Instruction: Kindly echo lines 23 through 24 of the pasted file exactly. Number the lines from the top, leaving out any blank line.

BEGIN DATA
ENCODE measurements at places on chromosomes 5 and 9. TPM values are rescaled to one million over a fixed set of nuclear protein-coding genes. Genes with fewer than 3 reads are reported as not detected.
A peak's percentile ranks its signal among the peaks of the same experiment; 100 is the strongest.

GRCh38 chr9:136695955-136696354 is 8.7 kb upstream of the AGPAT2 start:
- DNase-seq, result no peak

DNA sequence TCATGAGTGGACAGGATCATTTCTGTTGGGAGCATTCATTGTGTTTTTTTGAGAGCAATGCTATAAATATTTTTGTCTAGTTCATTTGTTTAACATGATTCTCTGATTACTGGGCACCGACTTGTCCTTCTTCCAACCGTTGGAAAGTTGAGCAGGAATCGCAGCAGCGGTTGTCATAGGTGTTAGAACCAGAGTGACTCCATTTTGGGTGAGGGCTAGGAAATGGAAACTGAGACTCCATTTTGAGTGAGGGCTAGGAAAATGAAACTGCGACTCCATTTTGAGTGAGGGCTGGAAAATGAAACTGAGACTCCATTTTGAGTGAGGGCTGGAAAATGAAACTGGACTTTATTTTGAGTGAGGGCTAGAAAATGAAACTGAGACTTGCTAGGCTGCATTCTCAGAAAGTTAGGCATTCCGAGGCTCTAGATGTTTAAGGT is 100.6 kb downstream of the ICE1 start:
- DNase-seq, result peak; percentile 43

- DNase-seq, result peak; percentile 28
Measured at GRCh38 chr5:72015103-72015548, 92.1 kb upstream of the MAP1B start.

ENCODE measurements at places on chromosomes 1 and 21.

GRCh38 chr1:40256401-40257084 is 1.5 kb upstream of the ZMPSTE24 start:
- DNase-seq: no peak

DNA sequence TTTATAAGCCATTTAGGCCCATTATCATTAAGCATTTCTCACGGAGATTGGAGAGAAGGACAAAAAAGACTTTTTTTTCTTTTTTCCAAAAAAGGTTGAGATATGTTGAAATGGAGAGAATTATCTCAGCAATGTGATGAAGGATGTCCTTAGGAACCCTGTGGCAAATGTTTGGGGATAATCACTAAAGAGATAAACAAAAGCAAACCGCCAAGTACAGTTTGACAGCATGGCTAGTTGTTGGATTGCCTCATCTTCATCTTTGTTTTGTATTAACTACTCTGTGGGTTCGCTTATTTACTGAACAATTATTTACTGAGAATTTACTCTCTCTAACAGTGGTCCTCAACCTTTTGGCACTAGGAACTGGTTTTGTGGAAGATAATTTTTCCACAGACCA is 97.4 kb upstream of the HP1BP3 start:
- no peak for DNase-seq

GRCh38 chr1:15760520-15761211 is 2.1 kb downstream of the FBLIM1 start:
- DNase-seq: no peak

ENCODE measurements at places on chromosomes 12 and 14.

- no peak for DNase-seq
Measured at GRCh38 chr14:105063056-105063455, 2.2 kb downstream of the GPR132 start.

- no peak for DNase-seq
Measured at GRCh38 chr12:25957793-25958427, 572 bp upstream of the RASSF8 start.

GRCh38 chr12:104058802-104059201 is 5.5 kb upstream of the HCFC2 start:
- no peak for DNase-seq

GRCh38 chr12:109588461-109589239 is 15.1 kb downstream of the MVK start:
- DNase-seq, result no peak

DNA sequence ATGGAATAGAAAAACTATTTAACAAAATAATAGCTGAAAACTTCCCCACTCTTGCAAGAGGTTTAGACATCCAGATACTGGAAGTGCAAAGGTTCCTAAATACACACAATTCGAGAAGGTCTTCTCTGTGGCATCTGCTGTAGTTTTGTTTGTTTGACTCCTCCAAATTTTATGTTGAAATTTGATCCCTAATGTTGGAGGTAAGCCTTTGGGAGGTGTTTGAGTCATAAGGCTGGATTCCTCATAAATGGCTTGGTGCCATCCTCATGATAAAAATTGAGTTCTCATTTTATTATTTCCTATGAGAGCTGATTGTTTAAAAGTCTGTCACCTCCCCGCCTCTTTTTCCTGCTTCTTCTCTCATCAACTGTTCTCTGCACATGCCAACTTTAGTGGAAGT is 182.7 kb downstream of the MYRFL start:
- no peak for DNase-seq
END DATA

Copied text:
GRCh38 chr12:109588461-109589239 is 15.1 kb downstream of the MVK start:
- DNase-seq, result no peak